Standard regression-based methods for measuring recovery after sport-related concussion

Neuroscience Center, Waukesha Memorial Hospital, Waukesha, WI 53188, USA.
Journal of the International Neuropsychological Society (Impact Factor: 2.96). 02/2005; 11(1):58-69. DOI: 10.1017/S1355617705050083
Source: PubMed


Clinical decision making about an athlete's return to competition after concussion is hampered by a lack of systematic methods to measure recovery. We applied standard regression-based methods to statistically measure individual rates of impairment at several time points after concussion in college football players. Postconcussive symptoms, cognitive functioning, and balance were assessed in 94 players with concussion (based on American Academy of Neurology Criteria) and 56 noninjured controls during preseason baseline testing, and immediately, 3 hr, and 1, 2, 3, 5, and 7 days postinjury. Ninety-five percent of injured players exhibited acute concussion symptoms and impairment on cognitive or balance testing immediately after injury, which diminished to 4% who reported elevated symptoms on postinjury day 7. In addition, a small but clinically significant percentage of players who reported being symptom free by day 2 continued to be classified as impaired on the basis of objective balance and cognitive testing. These data suggest that neuropsychological testing may be of incremental utility to subjective symptom checklists in identifying the residual effects of sport-related concussion. The implementation of neuropsychological testing to detect subtle cognitive impairment is most useful once postconcussive symptoms have resolved. This management model is also supported by practical and other methodological considerations.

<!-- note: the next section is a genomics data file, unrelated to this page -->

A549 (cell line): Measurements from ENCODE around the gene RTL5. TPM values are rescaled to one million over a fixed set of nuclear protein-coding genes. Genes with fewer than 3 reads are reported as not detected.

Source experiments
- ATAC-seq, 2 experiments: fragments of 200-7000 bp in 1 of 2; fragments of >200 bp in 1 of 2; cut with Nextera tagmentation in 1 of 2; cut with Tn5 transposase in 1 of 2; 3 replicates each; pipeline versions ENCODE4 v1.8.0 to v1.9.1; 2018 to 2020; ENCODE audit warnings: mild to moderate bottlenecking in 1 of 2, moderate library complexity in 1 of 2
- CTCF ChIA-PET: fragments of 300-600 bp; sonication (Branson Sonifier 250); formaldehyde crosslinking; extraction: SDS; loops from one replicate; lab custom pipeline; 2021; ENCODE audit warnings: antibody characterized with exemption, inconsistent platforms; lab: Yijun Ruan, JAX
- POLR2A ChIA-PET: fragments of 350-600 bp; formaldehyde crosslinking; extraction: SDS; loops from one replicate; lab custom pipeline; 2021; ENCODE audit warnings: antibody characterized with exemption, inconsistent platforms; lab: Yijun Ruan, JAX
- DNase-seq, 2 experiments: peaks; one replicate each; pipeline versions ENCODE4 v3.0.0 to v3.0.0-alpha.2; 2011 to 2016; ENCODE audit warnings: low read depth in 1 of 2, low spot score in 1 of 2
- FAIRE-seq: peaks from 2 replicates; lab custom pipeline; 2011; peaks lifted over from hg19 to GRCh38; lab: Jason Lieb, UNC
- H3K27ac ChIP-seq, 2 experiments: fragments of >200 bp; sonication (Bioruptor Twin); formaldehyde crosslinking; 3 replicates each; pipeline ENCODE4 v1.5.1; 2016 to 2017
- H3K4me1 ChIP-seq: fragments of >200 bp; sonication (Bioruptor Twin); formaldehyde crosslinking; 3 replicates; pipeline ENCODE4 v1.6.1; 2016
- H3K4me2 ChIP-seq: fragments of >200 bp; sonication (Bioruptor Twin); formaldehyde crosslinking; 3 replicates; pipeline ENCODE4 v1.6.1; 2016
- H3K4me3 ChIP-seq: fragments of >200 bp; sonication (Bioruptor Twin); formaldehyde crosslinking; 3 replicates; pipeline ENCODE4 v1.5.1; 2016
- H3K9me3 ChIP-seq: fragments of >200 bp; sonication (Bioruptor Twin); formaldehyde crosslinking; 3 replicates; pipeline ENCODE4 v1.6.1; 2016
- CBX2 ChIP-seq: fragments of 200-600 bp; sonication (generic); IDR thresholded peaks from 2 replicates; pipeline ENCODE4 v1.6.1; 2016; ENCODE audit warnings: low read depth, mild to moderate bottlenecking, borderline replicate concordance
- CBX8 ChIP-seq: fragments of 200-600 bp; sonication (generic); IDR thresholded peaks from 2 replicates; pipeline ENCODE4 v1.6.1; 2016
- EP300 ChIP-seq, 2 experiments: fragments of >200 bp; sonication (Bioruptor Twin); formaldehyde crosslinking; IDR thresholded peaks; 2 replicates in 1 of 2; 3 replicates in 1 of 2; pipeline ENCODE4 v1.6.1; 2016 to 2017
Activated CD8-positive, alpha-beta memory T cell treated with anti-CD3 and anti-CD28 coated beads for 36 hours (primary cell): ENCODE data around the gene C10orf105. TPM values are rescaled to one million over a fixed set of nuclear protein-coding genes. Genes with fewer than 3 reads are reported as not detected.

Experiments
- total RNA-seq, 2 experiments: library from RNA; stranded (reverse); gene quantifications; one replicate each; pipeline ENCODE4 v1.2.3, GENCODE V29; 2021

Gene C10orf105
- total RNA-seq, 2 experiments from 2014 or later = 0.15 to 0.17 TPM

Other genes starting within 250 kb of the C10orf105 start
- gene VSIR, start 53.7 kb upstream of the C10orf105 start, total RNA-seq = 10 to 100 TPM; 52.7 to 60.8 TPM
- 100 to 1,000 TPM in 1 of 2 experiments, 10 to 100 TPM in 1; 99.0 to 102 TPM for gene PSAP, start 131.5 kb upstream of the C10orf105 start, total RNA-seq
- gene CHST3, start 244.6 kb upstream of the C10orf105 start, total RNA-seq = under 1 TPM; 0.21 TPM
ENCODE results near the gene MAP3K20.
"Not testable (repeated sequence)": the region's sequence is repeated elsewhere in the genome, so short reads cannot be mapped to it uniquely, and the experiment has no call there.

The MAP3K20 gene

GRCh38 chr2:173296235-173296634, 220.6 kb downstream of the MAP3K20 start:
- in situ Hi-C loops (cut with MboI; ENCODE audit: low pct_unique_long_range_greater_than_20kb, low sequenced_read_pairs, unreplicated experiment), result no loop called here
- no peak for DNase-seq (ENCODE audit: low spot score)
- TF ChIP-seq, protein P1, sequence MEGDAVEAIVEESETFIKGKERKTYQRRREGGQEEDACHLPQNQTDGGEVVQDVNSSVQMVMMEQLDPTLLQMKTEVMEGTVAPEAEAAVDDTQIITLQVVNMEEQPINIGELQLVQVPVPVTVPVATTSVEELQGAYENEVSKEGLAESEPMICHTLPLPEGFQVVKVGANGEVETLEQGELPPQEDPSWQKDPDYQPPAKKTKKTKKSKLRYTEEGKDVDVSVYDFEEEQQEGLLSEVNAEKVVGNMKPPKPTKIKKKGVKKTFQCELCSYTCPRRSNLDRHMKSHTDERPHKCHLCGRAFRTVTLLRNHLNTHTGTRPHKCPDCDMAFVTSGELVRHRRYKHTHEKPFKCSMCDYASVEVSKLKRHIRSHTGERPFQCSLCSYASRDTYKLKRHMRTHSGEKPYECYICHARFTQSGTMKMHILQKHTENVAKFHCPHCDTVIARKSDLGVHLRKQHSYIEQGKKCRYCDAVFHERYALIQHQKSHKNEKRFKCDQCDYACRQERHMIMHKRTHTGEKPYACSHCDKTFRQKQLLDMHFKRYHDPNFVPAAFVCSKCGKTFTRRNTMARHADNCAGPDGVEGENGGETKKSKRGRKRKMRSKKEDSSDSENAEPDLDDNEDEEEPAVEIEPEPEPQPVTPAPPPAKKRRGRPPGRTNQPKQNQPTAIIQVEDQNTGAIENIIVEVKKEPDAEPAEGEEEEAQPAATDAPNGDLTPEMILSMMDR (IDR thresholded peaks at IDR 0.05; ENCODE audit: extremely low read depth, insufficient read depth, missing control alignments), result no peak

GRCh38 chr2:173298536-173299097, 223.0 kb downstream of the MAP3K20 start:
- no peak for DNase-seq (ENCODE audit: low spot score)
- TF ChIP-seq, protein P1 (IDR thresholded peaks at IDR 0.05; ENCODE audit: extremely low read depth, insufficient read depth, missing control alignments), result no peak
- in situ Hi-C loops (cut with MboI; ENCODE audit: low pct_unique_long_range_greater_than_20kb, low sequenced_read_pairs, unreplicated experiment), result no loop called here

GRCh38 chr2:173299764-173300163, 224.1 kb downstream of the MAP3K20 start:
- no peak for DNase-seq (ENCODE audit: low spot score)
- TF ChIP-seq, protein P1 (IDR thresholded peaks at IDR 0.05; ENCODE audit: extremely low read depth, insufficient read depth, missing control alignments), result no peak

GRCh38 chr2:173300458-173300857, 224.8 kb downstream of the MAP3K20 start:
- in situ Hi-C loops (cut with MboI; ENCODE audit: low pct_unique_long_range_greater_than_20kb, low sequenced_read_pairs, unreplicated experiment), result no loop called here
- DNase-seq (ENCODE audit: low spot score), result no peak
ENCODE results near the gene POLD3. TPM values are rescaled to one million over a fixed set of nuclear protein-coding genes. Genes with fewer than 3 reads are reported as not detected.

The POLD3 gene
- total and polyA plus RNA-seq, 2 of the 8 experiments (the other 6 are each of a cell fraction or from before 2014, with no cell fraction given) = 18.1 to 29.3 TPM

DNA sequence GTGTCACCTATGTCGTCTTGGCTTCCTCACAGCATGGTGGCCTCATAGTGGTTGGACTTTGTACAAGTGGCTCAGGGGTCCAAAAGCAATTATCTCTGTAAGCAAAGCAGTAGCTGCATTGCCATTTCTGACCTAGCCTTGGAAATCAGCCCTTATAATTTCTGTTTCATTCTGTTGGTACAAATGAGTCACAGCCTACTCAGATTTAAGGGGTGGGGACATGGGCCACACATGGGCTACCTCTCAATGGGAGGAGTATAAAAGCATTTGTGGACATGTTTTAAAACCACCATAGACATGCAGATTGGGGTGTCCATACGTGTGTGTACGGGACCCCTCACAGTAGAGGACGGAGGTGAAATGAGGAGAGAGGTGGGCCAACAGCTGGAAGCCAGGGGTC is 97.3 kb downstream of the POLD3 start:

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    • "We used a version of Graded Symptoms Checklist or GSC. The GSC is commonly used for early assessment of head trauma in children and adolescents (e.g., Grubenhoff et al. 2010) and in college football players (McCrea et al. 2005). "
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    • "Scoring System (BESS) is a component of the Sport Concussion Assessment Tool 2 (SCAT2) that reveals static balance deficits immediately after concussion; however these deficits typically recover within 3–5 days post injury [2]. Recent evidence suggests that learning effects [4] and decreased sensitivity over time [5] challenge the BESS reliability [3]. More objective measures to assess the recovery of balance impairments post-concussion are therefore warranted. "
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    • "In general, the findings on acute recovery have been favorable. A 2003 report was the first to plot the continuous time course of acute recovery within several days after concussion, indicating that more than 90% of athletes reported a symptom recovery within 1 week (McCrea et al., 2003, 2005). Several other prospective studies have since consistently demonstrated that the overwhelming majority of athletes achieve a complete recovery in symptoms, cognitive functioning, postural stability, and other functional impairments over a period of approximately one to two weeks following concussion (Belanger & Vanderploeg, 2005; Broglio & Puetz, 2008; Collins et al., 1999; Guskiewicz et al., 2003; Macciocchi, Barth, Alves, Rimel, & Jane, 1996). "
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